I spent the semester using James KA Smith’s Desiring the Kingdom as a framework for my Introduction to Spiritual Theology class. We talked about thick practices. We talked about liturgies and specifically the liturgy of the mall. In the first class (and the very last class) we read together his hypothetical anthropological investigation of the mall and talked about its offer of the”good life.”
- We can find the good life at Sears (or at the gym).
- True Religion is found in clothes, specifically jeans.
- Enlightenment is achieved through tea (at the store Tea-vana).
- Transcendence is found in bedding (at Bed, Bath and Beyond).
- We can “live well” with the help of GNC.
- We can retain our youth and beauty forever through skin care products and makeup (at Forever Flawless).
- And, we can escape it all and spend the night in Fantasy Land (which was quite lovely. We stayed in the Arabian room).
Together, these stores send the message that I don’t have the good life, but they can provide it. I will find happiness if I spend my money and use their services.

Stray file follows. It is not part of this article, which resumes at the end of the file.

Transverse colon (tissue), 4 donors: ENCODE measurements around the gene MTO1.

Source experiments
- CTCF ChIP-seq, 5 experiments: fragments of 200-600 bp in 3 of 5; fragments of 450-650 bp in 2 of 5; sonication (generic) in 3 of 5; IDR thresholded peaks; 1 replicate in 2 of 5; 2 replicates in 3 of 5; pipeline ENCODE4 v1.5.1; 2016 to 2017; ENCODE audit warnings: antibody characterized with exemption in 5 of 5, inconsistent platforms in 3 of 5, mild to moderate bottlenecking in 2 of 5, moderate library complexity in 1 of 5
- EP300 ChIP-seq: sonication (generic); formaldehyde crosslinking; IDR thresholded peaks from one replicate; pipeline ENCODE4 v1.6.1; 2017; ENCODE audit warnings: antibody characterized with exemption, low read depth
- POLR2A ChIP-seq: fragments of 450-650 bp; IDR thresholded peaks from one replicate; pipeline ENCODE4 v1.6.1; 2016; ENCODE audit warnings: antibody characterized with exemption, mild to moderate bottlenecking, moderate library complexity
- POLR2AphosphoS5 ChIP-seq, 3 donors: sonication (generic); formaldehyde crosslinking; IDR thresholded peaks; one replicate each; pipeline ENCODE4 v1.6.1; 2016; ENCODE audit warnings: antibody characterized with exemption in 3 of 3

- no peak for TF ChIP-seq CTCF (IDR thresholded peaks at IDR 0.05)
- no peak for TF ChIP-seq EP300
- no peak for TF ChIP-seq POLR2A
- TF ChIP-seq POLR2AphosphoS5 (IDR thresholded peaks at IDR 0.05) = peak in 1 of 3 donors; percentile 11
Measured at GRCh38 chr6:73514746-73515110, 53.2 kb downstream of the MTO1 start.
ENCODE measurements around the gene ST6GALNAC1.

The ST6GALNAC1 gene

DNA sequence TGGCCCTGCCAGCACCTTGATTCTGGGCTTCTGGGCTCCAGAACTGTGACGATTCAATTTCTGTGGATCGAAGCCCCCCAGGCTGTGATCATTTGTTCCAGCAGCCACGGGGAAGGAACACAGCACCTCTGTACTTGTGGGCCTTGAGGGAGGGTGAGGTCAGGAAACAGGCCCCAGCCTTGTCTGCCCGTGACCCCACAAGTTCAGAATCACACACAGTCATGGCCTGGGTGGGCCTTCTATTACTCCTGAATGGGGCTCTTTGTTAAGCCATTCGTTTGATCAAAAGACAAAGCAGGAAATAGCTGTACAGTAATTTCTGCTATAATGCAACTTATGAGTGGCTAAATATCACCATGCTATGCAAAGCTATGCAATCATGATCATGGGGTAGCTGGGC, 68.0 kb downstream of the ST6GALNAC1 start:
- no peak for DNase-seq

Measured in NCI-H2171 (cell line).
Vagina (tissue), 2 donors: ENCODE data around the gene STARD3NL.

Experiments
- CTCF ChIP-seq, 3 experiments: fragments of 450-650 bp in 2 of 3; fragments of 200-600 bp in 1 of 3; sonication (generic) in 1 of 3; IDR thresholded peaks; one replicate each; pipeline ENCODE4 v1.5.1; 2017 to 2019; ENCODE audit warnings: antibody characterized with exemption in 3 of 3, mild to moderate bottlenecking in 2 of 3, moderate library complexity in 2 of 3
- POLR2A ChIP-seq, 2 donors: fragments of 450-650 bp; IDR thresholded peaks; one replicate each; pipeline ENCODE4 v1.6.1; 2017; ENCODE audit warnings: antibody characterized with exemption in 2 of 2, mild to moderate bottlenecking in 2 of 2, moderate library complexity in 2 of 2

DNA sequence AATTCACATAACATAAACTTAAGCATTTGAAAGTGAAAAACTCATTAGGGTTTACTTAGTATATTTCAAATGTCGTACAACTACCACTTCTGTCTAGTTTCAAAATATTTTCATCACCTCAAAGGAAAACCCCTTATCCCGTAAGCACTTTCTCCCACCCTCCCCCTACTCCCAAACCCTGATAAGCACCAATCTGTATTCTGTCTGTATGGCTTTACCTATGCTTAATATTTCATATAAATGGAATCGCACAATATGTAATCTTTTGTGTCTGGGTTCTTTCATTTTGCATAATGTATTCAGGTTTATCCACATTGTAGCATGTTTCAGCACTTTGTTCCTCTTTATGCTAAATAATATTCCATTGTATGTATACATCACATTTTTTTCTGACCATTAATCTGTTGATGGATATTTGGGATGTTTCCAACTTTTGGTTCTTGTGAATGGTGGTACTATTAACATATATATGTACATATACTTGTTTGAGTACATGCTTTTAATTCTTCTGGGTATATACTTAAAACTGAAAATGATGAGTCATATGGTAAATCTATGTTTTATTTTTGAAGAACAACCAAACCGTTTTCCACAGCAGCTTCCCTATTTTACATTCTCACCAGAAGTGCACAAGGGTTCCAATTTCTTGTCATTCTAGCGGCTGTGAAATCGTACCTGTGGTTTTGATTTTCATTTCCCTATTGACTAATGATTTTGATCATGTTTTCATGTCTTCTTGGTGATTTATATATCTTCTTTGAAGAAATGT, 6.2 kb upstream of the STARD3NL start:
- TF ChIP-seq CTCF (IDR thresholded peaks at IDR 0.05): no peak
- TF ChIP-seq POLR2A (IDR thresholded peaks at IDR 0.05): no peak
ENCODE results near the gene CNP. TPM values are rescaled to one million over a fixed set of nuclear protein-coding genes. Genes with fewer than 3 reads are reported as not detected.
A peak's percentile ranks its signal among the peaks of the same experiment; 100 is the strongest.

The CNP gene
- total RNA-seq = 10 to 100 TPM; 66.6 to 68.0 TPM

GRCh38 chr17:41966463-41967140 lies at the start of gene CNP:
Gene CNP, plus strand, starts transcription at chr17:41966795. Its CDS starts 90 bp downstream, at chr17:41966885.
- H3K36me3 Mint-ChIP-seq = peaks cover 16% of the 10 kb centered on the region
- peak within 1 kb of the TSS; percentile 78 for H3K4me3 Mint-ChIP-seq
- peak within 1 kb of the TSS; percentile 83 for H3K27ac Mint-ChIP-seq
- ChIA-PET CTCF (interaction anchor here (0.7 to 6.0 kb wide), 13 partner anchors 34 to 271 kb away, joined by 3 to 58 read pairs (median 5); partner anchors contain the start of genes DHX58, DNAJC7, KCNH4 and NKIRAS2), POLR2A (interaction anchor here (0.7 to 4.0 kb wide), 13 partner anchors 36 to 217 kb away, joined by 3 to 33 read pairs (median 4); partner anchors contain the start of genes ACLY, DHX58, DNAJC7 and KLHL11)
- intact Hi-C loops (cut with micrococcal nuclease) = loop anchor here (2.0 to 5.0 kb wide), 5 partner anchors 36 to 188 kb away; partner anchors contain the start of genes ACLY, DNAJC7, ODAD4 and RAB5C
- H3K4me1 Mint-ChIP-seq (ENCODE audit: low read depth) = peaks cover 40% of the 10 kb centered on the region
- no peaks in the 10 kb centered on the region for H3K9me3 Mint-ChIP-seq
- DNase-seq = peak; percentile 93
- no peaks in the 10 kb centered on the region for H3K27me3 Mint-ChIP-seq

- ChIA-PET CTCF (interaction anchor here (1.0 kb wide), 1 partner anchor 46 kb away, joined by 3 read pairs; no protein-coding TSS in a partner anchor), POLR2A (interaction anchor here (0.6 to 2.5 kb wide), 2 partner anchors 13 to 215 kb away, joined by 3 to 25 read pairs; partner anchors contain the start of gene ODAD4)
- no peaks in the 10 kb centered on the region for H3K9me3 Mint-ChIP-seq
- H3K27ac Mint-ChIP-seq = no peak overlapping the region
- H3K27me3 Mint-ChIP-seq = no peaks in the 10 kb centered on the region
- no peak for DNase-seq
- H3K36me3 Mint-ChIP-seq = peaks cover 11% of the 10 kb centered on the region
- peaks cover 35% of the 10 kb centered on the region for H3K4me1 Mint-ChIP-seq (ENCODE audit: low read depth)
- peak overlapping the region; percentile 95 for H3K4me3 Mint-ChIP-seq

It’s a very different experience than shopping on Amazon. For the most part I go to Amazon, type in what I’m looking for, and choose my options. While Amazon will suggest related products, there is not the same unconscious messaging and branding.
Maybe there’s something to be said for living in rural Saskatchewan, away from any real mall (cause let’s face it the “mall” in Moose Jaw doesn’t count).
What would my Christianity look like, what would my worldview look like, if I hadn’t stepped away from the mall culture five years ago? Would Smith’s work have been as impactful, or would I have found it patronizing?
I’ve struggled for a while now with the current trend in church planting and church growth to favour urban contexts over rural ones. But I’m wondering if the rural context offers a much needed outside (though not necessarily superior) perspective or reality check, that challenges urban/suburban ministry to be aware of the possibility that they can too easily fall prey to the allure of consumerist liturgies.
And the musing continues…